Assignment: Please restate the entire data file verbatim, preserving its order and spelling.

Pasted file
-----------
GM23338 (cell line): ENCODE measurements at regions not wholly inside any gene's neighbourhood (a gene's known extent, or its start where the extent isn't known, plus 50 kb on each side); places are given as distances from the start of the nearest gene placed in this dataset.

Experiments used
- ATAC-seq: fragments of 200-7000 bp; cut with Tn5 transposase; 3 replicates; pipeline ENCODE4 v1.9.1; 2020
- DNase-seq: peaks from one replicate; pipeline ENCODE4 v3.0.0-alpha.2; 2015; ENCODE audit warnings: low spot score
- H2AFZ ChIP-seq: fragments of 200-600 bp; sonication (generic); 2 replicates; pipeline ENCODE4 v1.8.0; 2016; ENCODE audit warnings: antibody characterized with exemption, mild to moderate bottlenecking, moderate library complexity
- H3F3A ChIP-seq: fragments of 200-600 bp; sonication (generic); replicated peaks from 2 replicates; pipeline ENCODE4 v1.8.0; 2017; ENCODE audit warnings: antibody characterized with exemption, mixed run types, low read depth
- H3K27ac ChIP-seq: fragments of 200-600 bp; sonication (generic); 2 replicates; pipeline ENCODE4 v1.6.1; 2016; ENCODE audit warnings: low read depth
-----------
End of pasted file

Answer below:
GM23338 (cell line): ENCODE measurements at regions not wholly inside any gene's neighbourhood (a gene's known extent, or its start where the extent isn't known, plus 50 kb on each side); places are given as distances from the start of the nearest gene placed in this dataset.

Experiments used
- ATAC-seq: fragments of 200-7000 bp; cut with Tn5 transposase; 3 replicates; pipeline ENCODE4 v1.9.1; 2020
- DNase-seq: peaks from one replicate; pipeline ENCODE4 v3.0.0-alpha.2; 2015; ENCODE audit warnings: low spot score
- H2AFZ ChIP-seq: fragments of 200-600 bp; sonication (generic); 2 replicates; pipeline ENCODE4 v1.8.0; 2016; ENCODE audit warnings: antibody characterized with exemption, mild to moderate bottlenecking, moderate library complexity
- H3F3A ChIP-seq: fragments of 200-600 bp; sonication (generic); replicated peaks from 2 replicates; pipeline ENCODE4 v1.8.0; 2017; ENCODE audit warnings: antibody characterized with exemption, mixed run types, low read depth
- H3K27ac ChIP-seq: fragments of 200-600 bp; sonication (generic); 2 replicates; pipeline ENCODE4 v1.6.1; 2016; ENCODE audit warnings: low read depth